By Maniraguha Ferdinand
On 16th November, Uganda’s capital Kampala experienced a horrible day when twin terrorist attacks were launched consecutively in strategic areas, leaving five dead including two assailants.
It’s one of few attacks the eastern African country has seen in a decade after the deadly attack on football fans who were watching World cup matches in the capital. The attack claimed more than 50 innocent lives.
The recent attack came after a month, the same capital hit by another one which killed one.
President Yoweri Museveni who is in his 35th year on power blamed the attacks on Allied Democratic Front (ADF), the local rebel group which claimed its allegiance to Islamic State in 2019.
The 30 year old group operates in neighboring Congo but has been launching multiple attacks since 1990s. It is mostly composed by Muslims and any Christian who joins is forced to convert.
After the attacks last month, President Museveni tweeted, assuring the nation that security is tight, while calling attackers ‘pigs’. He vowed to use his security forces to combat such ‘pigs’ until they are totally defeated ‘as we have done it before’.
“They have exposed themselves when we are more ready for urban terrorism. They will perish. Rural terrorism was defeated in 2007 in the Semliki National Park. I am referring to the dead terrorists as manipulated victims of confusion”, Museveni tweeted.
To make things worse, Ugandan security forces seem not to trust muslins inside. One muslim clerc was among of those who were gunned down after recent attack, being accused of ‘not cooperating’ when his home was being raided.
President Museveni also accused some muslin clerks of manipulating young people, making them believe that once they blow up themselves, they will go to heaven.
“The real pigs are people like Nsubuga, the so-called Sheikh that confused young people at Lweza. If blowing oneself up will send one to Jaanaa, let him blow himself up as an example instead of manipulating young children”, he added.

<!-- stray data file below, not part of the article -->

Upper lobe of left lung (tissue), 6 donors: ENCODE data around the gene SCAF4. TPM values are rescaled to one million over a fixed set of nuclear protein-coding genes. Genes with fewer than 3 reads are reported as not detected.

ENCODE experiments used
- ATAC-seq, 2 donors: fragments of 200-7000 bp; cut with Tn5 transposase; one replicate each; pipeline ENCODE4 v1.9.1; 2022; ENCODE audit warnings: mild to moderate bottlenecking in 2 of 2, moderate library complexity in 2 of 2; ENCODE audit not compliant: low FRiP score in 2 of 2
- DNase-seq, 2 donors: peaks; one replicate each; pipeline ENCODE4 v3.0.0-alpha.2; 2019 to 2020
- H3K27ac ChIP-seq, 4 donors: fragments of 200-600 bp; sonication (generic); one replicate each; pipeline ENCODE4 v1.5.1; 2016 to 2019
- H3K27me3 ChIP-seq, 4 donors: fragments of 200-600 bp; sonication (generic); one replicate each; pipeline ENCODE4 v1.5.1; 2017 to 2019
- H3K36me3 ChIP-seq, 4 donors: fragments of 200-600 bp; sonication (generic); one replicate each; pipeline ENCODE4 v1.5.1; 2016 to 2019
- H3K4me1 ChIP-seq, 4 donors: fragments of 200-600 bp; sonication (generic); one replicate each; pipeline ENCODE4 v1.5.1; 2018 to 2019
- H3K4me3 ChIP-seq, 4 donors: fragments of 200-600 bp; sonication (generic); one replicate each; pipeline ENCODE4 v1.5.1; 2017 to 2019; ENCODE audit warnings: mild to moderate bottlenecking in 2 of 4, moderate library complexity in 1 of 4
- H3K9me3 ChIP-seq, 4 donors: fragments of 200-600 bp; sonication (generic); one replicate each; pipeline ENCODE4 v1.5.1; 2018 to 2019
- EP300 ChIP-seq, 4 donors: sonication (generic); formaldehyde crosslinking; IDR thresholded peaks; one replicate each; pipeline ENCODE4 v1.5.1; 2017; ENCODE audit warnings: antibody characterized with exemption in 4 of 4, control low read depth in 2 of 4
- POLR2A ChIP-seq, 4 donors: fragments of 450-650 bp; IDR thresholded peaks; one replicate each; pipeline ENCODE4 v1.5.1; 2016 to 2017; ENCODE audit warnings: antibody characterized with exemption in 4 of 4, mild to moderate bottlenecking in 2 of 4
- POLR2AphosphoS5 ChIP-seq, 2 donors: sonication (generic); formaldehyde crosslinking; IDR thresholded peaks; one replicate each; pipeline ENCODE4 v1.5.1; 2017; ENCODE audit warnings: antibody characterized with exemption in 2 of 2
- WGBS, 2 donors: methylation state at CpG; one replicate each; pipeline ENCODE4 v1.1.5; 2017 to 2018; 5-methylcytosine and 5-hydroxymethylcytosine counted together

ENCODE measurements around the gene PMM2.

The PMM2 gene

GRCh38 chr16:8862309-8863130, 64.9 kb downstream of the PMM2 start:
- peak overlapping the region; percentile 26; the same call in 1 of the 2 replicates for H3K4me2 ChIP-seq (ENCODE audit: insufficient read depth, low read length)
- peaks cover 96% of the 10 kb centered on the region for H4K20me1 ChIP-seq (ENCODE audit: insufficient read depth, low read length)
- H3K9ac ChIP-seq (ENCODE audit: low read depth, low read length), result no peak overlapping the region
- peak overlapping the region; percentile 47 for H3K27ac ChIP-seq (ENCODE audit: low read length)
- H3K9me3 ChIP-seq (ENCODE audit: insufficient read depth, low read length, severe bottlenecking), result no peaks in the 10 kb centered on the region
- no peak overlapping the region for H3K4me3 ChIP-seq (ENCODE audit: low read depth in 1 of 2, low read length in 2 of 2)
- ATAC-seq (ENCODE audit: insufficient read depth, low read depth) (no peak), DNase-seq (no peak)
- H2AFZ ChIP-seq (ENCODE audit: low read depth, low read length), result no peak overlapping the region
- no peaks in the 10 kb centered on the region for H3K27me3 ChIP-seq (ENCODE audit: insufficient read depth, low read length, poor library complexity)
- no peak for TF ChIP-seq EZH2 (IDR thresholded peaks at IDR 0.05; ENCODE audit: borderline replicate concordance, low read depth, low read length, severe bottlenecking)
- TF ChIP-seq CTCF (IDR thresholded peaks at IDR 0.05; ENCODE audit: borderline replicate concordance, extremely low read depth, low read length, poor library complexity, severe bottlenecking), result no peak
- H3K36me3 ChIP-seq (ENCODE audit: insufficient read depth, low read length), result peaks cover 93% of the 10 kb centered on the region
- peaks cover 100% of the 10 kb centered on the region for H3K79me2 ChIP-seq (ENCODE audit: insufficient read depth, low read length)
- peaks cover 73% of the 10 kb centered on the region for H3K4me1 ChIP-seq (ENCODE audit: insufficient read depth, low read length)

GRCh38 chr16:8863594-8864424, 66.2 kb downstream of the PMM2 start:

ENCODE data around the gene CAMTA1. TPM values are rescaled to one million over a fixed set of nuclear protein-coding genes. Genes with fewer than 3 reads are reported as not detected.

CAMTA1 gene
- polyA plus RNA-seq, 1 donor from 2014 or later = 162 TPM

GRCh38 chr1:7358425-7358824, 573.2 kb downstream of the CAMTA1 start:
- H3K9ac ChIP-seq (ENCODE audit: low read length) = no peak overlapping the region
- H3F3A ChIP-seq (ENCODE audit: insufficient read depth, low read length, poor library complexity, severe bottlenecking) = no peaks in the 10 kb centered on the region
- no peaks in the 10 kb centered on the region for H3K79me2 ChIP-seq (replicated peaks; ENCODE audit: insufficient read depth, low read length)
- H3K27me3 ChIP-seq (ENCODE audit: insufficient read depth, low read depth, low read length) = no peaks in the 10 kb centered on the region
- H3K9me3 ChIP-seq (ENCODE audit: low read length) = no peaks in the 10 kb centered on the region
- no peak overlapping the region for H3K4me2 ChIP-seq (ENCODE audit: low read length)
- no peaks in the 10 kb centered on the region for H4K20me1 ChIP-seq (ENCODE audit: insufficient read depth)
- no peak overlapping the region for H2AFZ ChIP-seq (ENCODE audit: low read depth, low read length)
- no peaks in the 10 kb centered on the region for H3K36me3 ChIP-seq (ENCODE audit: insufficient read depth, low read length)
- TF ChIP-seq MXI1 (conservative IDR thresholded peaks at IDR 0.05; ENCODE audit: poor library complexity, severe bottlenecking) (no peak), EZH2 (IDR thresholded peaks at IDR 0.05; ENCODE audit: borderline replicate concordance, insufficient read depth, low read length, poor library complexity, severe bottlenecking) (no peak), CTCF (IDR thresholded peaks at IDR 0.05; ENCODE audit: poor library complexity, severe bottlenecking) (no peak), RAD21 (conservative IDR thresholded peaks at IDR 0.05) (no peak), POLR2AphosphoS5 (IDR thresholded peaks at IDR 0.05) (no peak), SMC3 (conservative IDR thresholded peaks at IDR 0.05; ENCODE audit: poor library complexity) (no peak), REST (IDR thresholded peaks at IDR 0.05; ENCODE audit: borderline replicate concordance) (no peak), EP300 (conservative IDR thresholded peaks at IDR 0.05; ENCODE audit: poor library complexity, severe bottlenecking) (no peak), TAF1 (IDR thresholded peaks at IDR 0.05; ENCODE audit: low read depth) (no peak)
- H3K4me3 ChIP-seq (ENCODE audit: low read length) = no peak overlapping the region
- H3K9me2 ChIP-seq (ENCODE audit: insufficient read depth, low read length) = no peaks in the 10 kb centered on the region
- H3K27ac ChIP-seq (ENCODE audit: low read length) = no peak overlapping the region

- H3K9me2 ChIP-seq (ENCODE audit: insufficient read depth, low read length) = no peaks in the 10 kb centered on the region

By the end of November, Museveni agreed with Democratic Republic of Congo’s President Felix Tshisekedi so that Uganda People Defence Forces (UPDF) can enter Congo’s soil to destroy ADF sanctuaries.
Some politicians don’t find Museveni’s tactics useful. The man who once said that ‘African problems are leaders who overstay in power’, is likely to lead Uganda for life after removing a constitution article that barred those above 75 years old to be candidates.
Uganda’s last presidential elections in early 2021 was marred by government forces violence towards opposition members most of whom are youth. About 77 % of Ugandans are below 25 years, meaning they know no other president during their lifetime.
Robert Kyagulanyi known as Bobi Wine, the most opposition figure who contested with Museveni in last presidential elections, doesn’t accept government responses towards attacks.
“The continuing extra-judicial killings of Ugandans, especially Muslims under the pretext that they are terror suspects must be condemned […]Every time they murder someone, security agencies will claim the person was violent towards them. But as we know, so many Ugandans (including me) have been framed with bogus, untrue claims by the regime. There must be due process of law”, he said.
For Kiiza Besigye, another long time opposition leader in Uganda, blamed Museveni and his regime for causing the insecurity in country. He said people join rebels because they are desperate due to ‘political, social, cultural and economic injustices’.
“The anger and hopelessness from the injustices lead to degradation of confidence in one’s own worth or abilities; self-esteem; the sense of having nothing to lose can foment suicidal tendencies. Many young people have been killings themselves; including, by self immolation. These are human bombs waiting for a detonator”, he wrote on Facebook one day after the attacks on November.
Although Museveni boasted of technology such as cameras and smart checkpoints that have been set up around Kampala, as the useful tool to control security including terrorists, Besigye doesn’t buy it.
“No amount of cameras and other technological gadgets can stop them’ referring to desperate, poor and hopeless people in his country.
For Besigye, “We shall not get out of this crisis by anything short of a fundamental reset of the State”.
The Ugandan forces in DRC have started to launch successful attacks on ADF hideouts but it seems to be not the real solution, when most attacks launchers in Kampala were local population who work with ADF or Islamic State.